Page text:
Things didn’t get much better under the East India Company when officials of the Company Bahadur set out to maximise profits for their shareholders back in London. Along the way, they feathered their own nests.
Even under this exploitative regime, Warren Hastings was impeached for corruption in parliament, only to be cleared. Whatever the truth of the accusations, he retired a very wealthy man, as did many of the White Nabobs who served with the East India Company.
It wasn’t until the British Crown assumed power directly in India after the uprising in 1857 that an attempt was made to rule with a degree of efficiency and honesty. Under Queen Victoria, morality became the central pillar of governance, and Raj officials were expected to set examples of probity for the natives.It is these brief Victorian and subsequent Edwardian periods that introduced the concept of clean administration in India. This is the era our present-day utopians keep harking back to without realising that it was hardly Islamic.But while it is largely true that British civil servants and their Indian colleagues recruited to the Indian Civil Service through a highly competitive exam were honest, the same cannot be said for the lower ranks. For the patwaris and the police, it was business as usual. ‘Upar ki kamai’, or illicit income, was the norm, not the exception.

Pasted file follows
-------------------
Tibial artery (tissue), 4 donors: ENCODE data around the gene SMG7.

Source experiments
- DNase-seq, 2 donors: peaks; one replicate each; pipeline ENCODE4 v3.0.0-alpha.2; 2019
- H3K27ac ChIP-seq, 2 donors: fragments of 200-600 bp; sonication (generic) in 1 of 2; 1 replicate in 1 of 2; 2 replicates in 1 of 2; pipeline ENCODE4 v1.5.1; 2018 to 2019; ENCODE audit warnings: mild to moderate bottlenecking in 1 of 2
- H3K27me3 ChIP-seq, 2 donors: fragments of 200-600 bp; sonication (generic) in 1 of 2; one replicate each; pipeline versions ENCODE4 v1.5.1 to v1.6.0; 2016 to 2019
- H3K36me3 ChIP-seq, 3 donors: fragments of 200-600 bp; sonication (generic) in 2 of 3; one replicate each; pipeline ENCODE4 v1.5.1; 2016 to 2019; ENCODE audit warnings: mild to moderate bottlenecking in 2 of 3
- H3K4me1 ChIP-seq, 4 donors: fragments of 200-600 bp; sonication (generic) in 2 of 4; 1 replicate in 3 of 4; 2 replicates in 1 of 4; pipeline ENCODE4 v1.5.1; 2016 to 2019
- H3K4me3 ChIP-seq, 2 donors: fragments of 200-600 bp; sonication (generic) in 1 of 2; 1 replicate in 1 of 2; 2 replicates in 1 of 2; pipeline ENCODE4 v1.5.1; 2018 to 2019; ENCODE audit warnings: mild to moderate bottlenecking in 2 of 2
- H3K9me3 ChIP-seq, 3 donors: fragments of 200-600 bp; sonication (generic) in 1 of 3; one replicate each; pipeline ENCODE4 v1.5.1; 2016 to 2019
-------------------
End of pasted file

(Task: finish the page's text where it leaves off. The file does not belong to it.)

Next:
One factor in the relatively low level of corruption among the senior bureaucracy in British India was their high salaries.
Another was the low expenditure on development. Even though the money spent on public works was much higher than under the Mughals, it was a small fraction of what it is today.
With multi-million rupee construction and purchase contracts go large bribes. Historically and traditionally, the state is the bountiful mother at whose teats suckle politicians, public officials and businessmen alike.
In an ideal society, it should be possible to stop corruption entirely. Indeed, several developed states have succeeded in greatly reducing dishonesty in their system. All of them have relied on an impartial enforcement of laws, and an utterly honest judiciary.
Sadly, neither of these conditions exists anywhere in the Muslim world, and certainly not in Pakistan. In our societies, ties of kinship and biradari permit many lawbreakers to go free. Once it is established that the system is unequal, everybody tries to find a loophole, and soon, it’s a free-for-all.
When I joined the civil service in 1967, corruption was still relatively rare among the higher levels of bureaucracy. After overthrowing Bhutto in 1977, Zia tried his best to find evidence of corruption against him. But in his White Paper, he was unable to bring a single such accusation against his benefactor and foe. Now, there are nothing but corruption charges against successive rulers over the last two decades.
None of this is to suggest that we should not try to cut this cancer out of our system. But we need to understand that it cannot be done in isolation. A clean, efficient judiciary is essential, as is a political class that wants to serve the people, and not just their own narrow circle.
The writer is the author of Fatal Faultlines: Pakistan, Islam and the West.